SUMMARY: In January 1991, the then Secretary of Energy announced that the Department would prepare a programmatic environmental impact statement (PEIS) examining alternatives for the reconfiguration of the nuclear weapons complex (the Complex). The framework for the Reconfiguration PEIS was described in the January 1991 Nuclear Weapons Complex Reconfiguration Study (Reconfiguration Study), a detailed examination of alternatives for the future Complex. Because of the significant changes in the world since January 1991, especially with regard to projected future requirements for the United States' nuclear weapons stockpile, the Department has concluded that the framework described in the Reconfiguration Study does not exist today. Contributing factors to this conclusion include public comments at the September-October 1993 PEIS scoping meetings, the fact that no new nuclear weapons production is required for the foreseeable future, budget constraints, and the Department's decision to prepare a separate PEIS on Storage and Disposition of Weapons-Usable Fissile Nuclear Materials. As a result of these changed circumstances, the Department is proposing to separate the Reconfiguration PEIS into two PEISs: (1) a Tritium Supply and Recycling PEIS to be completed in November 1995; and (2) a Stockpile Stewardship and Management PEIS.
Stockpile stewardship includes activities required to maintain a high level of confidence in the safety, reliability, and performance of nuclear weapons in the absence of underground testing, and to be prepared to test weapons if directed by the President. Stockpile management activities include maintenance, evaluation, repair or replacement of weapons in the existing stockpile. To define a new stockpile stewardship and management proposal, the Department is reviewing its nuclear weapons complex stockpile stewardship and management activities. This review will take into account the latest information concerning current and projected future stockpile requirements. To assist the Department in defining a new proposal, the Department intends to hold a public meeting in early 1995 to receive comments on how to conduct the scoping process for the Stockpile Stewardship and Management PEIS, and to have preliminary discussions on potential alternatives. This will be followed by public scoping meetings later in 1995.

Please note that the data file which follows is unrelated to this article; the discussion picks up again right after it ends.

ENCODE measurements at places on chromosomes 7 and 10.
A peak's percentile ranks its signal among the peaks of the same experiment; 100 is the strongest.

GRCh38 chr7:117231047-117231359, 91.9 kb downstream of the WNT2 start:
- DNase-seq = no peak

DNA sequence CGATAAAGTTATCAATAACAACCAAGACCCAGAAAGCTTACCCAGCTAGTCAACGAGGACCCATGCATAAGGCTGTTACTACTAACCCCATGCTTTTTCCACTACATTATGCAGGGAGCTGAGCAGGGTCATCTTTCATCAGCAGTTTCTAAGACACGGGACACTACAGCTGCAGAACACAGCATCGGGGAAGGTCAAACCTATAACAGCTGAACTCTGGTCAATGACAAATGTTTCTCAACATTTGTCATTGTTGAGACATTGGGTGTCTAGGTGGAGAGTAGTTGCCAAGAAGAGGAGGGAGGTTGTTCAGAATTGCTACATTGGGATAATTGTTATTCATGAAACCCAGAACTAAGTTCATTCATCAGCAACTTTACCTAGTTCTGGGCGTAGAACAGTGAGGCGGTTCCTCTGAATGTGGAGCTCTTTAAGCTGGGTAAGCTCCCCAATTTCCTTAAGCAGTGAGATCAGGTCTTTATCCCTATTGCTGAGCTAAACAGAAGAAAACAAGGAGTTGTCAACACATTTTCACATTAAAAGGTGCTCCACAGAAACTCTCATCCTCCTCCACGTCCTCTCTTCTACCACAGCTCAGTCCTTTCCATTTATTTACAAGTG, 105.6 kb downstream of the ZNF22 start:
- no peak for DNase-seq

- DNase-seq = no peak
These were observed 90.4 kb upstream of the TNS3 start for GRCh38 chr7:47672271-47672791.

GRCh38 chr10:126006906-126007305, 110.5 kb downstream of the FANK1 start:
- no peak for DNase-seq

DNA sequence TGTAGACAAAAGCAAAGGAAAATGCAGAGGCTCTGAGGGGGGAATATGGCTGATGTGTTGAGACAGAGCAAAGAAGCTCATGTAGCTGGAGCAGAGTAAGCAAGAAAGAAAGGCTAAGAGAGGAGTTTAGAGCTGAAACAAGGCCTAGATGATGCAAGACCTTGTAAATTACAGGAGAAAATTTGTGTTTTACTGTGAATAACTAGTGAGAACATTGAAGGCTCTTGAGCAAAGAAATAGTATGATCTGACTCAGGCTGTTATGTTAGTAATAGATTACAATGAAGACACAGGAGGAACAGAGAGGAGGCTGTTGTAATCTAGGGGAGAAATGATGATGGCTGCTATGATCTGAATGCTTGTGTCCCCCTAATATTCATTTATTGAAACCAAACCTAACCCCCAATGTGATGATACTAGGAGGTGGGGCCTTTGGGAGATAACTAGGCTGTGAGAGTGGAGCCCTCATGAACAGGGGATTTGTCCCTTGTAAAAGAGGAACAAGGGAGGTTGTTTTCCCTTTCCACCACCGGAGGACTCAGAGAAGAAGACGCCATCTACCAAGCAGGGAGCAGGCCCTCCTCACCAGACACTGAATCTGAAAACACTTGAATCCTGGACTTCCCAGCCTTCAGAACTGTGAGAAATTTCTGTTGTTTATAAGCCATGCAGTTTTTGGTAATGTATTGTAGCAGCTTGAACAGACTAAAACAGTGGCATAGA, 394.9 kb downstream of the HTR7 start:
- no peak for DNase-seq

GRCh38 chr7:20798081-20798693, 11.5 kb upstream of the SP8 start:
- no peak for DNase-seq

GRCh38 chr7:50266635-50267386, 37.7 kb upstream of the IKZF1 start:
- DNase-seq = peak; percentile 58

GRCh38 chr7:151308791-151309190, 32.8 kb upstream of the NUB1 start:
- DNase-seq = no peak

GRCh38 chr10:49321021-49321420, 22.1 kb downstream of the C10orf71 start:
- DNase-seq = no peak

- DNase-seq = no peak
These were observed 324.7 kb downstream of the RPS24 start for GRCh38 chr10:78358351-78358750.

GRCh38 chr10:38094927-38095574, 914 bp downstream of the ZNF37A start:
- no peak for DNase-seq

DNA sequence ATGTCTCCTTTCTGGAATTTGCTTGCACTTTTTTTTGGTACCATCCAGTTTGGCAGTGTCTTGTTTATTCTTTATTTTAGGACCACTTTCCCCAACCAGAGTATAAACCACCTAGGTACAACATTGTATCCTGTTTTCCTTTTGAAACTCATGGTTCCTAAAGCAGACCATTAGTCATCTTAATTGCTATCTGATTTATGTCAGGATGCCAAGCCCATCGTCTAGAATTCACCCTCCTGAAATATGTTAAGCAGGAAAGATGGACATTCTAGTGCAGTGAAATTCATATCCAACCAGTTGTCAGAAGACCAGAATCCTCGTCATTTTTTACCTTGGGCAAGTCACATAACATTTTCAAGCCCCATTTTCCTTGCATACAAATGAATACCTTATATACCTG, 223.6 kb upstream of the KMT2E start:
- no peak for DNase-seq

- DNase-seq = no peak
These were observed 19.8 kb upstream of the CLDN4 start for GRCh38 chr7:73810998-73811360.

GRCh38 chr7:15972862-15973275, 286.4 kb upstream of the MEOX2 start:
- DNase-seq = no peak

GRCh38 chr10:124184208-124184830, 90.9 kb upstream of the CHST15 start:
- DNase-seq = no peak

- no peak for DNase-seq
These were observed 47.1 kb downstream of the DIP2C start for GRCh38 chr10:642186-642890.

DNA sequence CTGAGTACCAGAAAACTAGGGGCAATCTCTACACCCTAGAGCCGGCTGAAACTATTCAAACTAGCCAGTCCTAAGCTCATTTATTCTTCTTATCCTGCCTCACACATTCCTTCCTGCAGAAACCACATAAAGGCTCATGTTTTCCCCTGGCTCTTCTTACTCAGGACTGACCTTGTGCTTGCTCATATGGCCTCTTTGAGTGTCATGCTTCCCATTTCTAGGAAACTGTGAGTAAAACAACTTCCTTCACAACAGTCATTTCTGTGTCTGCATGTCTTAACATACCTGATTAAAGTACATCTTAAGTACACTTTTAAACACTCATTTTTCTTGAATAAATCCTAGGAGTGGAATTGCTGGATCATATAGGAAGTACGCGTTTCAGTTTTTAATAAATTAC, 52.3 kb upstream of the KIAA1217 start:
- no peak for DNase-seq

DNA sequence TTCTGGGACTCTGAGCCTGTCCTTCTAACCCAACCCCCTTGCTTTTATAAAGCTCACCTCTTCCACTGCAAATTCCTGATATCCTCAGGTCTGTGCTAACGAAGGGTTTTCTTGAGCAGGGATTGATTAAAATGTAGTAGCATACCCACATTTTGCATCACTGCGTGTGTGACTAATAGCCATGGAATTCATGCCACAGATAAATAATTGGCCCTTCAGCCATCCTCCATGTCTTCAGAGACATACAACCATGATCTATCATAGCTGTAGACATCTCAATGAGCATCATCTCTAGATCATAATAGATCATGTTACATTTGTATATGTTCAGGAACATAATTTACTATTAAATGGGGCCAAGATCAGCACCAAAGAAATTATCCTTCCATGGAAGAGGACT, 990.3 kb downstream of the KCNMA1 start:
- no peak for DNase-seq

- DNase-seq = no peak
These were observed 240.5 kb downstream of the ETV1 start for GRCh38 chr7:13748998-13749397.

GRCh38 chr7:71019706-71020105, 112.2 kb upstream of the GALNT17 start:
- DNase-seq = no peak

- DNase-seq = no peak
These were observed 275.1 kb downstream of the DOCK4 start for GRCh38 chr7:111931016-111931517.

In the meantime, the Department will continue to evaluate alternatives for tritium supply and recycling in a Tritium Supply and Recycling PEIS. While the focus of this PEIS will be on alternatives for a long-term, assured supply of tritium, the PEIS also will include an assessment of the environmental and institutional impacts associated with using one or more commercial light water reactors for tritium production as a contingency in the event of a national emergency. Specific commercial reactors will not be identified in this PEIS.
The purpose of this notice is to provide the public with an update regarding DOE's intentions for National Environmental Policy Act (NEPA) review of elements of the future Complex, and to request comments on the Tritium Supply and Recycling PEIS proposal. An Implementation Plan (IP) for the Tritium Supply and Recycling PEIS will be issued after comments on this notice have been received and considered. The IP will explain more fully the scope of the Tritium Supply and Recycling PEIS.
DATES: Comments, whether written, recorded on the program's toll-free telephone number, or submitted electronically, must be postmarked or received by November 26, 1994 to ensure consideration. Late comments will be considered to the extent practicable. The program's toll-free telephone number is 1-800-776-2765. Instructions on submitting comments electronically can be found in the Supplementary Information section of this notice.
ADDRESSES: Written comments on the Tritium Supply and Recycling PEIS proposal, requests for further information on the Tritium Supply and Recycling program, requests for copies of the revised Tritium Supply and Recycling PEIS Implementation Plan (IP) (when available), and requests regarding the Stockpile Stewardship and Management PEIS should be sent to: